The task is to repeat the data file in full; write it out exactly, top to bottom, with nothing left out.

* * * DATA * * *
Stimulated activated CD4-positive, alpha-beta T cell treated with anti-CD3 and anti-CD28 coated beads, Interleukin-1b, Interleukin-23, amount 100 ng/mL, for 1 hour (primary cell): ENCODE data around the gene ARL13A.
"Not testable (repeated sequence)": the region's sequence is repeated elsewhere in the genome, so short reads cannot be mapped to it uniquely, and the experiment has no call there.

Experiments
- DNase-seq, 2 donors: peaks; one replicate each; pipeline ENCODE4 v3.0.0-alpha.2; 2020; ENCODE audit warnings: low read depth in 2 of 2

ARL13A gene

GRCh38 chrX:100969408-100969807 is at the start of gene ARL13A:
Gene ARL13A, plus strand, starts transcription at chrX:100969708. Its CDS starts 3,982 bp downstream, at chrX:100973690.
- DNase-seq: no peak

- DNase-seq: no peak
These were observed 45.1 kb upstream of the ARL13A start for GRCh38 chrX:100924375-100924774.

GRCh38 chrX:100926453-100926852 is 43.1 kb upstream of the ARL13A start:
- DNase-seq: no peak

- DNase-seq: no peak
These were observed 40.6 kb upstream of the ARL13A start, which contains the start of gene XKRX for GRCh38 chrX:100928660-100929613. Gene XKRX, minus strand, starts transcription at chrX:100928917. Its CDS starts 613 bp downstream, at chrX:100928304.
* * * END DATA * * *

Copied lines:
Stimulated activated CD4-positive, alpha-beta T cell treated with anti-CD3 and anti-CD28 coated beads, Interleukin-1b, Interleukin-23, amount 100 ng/mL, for 1 hour (primary cell): ENCODE data around the gene ARL13A.
"Not testable (repeated sequence)": the region's sequence is repeated elsewhere in the genome, so short reads cannot be mapped to it uniquely, and the experiment has no call there.

Experiments
- DNase-seq, 2 donors: peaks; one replicate each; pipeline ENCODE4 v3.0.0-alpha.2; 2020; ENCODE audit warnings: low read depth in 2 of 2

ARL13A gene

GRCh38 chrX:100969408-100969807 is at the start of gene ARL13A:
Gene ARL13A, plus strand, starts transcription at chrX:100969708. Its CDS starts 3,982 bp downstream, at chrX:100973690.
- DNase-seq: no peak

- DNase-seq: no peak
These were observed 45.1 kb upstream of the ARL13A start for GRCh38 chrX:100924375-100924774.

GRCh38 chrX:100926453-100926852 is 43.1 kb upstream of the ARL13A start:
- DNase-seq: no peak

- DNase-seq: no peak
These were observed 40.6 kb upstream of the ARL13A start, which contains the start of gene XKRX for GRCh38 chrX:100928660-100929613. Gene XKRX, minus strand, starts transcription at chrX:100928917. Its CDS starts 613 bp downstream, at chrX:100928304.